● Roundup: ACOs
proper IT infrastructure to facilitate care coordination and population health management, and interact with patients in an eff ort to manage costs more eff ectively. As payers move to embrace the ACO model and drive patient engagement, a critical success factor will be the ability to deliver fully integrated data, in real time, for immediate insight. T is will create the single consolidated view of pa- tient data that is required to achieve the maximum benefi t in terms of quality of care, patient safety and reduction in healthcare expense. Additionally, payers will need to optimize the core capa- bilities needed to facilitate this changing care management model. T is will include registering and managing a popula- tion as a defi ned entity or group, using predictive modeling to identify, stratify and prioritize care within that population, manage chronic disease rates, engage the patient, coordinate patient care among multiple professionals and regions or facilities, and provide access to evidence-based medicine guidelines and knowledge in real time. T e ability to integrate data into a single view and provide
true insight in real time will be the key diff erentiators in today’s environment and thus fuel the need to modernize systems. Organizations that can implement this infrastruc- ture quickly will have a strategic advantage over those that take a longer or more staged approach.
Katherine Schneider, M.D., executive VP and CMO, Medecision
Three pillars for ACO success: strategy, people and technology Hospitals moving toward becoming an ACO need to
answer the following question: Is the ACO a service line within the hospital, or is the hospital a service line within the ACO? T e answer determines your structure – from the right strategy and people to the right technology. T e fi rst structural pillar of a successful ACO is strategic alignment. Simply put, your ACO strategy must change how you do business for the long term, to the ultimate benefi t of patients. T erefore, aligning the right ACO strategy with organizational goals to transform care quality and cost ef- fectiveness is critical. T e second pillar centers on people. To build a success-
ful ACO, educate key people on the ACO strategy, and in alignment with that strategy, be sure you are measuring what matters to them. Additionally, ask providers if the data being captured contributes in a meaningful way to the outcomes you’re trying to achieve – for processes and patient care. Finally, gain buy-in from a leader who champions the
8 July 2013
ACO strategy, early adopters who embrace the change and a patient/family advisory council to provide user insight. A good litmus test of your success is the diff erence patients – not providers – feel as participants in your ACO. When done right, patients will notice a change for the better. T e third pillar hinges upon using the right technology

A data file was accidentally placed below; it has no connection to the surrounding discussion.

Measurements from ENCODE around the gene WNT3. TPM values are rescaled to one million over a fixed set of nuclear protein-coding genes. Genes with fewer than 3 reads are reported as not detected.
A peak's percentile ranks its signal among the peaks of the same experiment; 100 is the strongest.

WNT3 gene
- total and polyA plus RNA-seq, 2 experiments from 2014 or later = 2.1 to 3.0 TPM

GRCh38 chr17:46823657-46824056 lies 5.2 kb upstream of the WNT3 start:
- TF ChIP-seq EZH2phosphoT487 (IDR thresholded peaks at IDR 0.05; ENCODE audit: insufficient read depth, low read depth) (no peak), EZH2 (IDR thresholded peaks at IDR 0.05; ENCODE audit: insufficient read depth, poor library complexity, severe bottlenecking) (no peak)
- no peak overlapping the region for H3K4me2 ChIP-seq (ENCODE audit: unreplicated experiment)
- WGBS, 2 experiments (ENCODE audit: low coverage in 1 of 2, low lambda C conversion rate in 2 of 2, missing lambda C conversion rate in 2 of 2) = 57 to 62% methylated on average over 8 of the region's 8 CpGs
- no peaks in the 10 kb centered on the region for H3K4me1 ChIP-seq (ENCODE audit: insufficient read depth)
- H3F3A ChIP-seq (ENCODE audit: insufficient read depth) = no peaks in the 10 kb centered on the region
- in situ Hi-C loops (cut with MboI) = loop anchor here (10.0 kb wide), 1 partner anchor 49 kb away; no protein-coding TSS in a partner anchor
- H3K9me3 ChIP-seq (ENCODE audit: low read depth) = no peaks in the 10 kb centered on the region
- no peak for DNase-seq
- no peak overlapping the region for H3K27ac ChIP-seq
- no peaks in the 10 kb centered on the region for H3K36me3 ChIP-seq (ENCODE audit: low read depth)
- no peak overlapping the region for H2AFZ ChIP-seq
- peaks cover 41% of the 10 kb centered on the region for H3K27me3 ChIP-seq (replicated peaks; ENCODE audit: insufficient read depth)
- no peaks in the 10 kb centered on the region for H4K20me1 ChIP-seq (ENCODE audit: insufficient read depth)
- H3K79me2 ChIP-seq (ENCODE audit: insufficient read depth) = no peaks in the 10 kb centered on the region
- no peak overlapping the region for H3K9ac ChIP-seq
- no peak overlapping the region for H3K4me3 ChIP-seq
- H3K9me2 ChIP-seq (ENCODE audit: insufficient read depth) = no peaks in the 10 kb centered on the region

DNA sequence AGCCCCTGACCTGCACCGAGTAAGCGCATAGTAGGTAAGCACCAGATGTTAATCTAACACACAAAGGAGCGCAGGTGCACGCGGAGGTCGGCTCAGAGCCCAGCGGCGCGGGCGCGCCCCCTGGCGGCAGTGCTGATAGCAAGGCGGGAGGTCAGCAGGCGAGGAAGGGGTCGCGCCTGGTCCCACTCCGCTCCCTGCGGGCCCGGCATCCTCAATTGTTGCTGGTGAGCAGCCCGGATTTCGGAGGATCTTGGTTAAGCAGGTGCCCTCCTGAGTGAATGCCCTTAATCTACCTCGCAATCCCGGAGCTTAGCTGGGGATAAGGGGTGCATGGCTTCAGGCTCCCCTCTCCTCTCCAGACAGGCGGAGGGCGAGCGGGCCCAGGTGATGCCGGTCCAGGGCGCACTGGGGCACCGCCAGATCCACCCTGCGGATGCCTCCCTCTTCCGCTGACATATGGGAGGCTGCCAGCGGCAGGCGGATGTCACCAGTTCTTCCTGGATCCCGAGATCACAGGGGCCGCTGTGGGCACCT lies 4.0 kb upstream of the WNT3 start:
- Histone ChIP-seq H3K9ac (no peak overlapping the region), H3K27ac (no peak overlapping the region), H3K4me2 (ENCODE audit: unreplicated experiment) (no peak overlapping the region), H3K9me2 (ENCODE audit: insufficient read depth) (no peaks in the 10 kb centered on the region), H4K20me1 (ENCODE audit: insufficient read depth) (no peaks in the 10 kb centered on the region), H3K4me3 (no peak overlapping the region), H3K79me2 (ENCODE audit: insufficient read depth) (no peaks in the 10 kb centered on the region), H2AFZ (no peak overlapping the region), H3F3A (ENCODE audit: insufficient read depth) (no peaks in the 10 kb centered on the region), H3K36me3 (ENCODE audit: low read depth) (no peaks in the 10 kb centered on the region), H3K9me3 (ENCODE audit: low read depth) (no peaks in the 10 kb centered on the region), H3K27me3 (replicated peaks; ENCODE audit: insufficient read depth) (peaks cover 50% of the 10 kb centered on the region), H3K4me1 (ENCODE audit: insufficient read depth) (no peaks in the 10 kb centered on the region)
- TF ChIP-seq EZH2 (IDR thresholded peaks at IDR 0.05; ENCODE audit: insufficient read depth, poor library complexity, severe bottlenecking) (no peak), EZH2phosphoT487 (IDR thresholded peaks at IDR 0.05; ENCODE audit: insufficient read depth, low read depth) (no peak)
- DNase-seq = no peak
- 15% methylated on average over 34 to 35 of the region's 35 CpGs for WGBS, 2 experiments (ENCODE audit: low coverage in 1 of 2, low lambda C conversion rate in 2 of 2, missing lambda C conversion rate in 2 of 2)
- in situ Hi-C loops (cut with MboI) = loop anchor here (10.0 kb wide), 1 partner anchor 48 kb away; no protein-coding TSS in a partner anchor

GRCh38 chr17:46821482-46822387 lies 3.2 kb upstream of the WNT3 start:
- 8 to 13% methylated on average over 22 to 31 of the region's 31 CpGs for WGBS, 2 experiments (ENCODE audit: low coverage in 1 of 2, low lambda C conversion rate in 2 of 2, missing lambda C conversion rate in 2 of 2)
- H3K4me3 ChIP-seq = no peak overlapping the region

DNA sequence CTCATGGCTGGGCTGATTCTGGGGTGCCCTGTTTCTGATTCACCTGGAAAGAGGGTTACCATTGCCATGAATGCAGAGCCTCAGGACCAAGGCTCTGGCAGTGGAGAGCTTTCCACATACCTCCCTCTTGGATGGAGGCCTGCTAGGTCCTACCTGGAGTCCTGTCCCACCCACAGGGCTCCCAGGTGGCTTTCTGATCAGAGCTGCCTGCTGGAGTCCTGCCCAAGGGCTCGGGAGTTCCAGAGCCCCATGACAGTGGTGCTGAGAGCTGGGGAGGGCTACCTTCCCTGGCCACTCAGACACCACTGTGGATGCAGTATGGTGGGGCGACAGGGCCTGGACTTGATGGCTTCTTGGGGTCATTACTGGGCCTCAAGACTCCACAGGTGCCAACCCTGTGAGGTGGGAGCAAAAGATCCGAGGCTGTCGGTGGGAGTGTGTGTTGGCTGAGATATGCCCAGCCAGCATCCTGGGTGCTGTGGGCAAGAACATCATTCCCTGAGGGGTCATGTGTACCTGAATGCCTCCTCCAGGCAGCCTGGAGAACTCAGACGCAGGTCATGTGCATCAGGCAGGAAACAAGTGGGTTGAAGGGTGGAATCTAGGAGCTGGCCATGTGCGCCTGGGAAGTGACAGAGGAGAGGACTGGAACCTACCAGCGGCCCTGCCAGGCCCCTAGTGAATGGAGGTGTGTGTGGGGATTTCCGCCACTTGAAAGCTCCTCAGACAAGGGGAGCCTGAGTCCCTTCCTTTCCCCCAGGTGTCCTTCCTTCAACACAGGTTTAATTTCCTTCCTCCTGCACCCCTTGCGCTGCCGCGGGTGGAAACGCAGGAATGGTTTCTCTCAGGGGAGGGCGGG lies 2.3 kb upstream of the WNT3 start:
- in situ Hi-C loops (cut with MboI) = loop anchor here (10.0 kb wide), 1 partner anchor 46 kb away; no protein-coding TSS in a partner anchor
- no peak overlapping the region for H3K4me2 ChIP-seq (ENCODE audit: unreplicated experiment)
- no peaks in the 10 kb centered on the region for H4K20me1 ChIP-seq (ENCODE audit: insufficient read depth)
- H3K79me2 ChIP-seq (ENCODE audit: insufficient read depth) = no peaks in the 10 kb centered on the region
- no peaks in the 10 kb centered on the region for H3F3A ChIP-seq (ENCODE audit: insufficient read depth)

to improve business and clinical decisions. Yet technology should not drive changes in patient care. Instead, patient care must drive innovation in technology, as it is only useful if it solves meaningful patient problems. A successful ACO is all about improvement through
measurement, so step back and look at your ACO in a non- traditional way. T at way, through your strategic goals, people and technology, you can be sure you are measuring what matters.
Noel Khirsukhani, PatientPoint
Five tips for successful accountable care T e excessive costs of healthcare and regulatory reform
are changing the way healthcare is delivered and paid for in the United States. Patient engagement eff orts have become increasingly important to the fi nancial sustainability and clinical success of physician practices, and as healthcare organizations move toward an accountable care model. Here are ways they can succeed: 1. Formalize the organizational structure. Establish processes to promote quality of care, report on costs and coordinate care. Determine a governance and management structure for decision making, and legalize how the team plans to work together, get paid and develop the operational plan relative to technology.
2. Design an eff ective workforce. T e ability to design and allocate a healthcare workforce is critical to an ACO. T e ACO must manage physicians’ patient workload (empanelment) and encourage productivity in a team-based incentive structure so that all stake- holders are aligned in achieving the triple aim.
3. Invest in technology. Hospitals and physician practices today are realizing the true potential of technology in changing the way both physicians and patients approach disease management. Assuming that physicians have already implemented an elec- tronic medical record (EMR) system, ACOs need to invest in technologies that help identify gaps in care, align the physician and the patient, and moni- tor patient adherence and compliance. Together,
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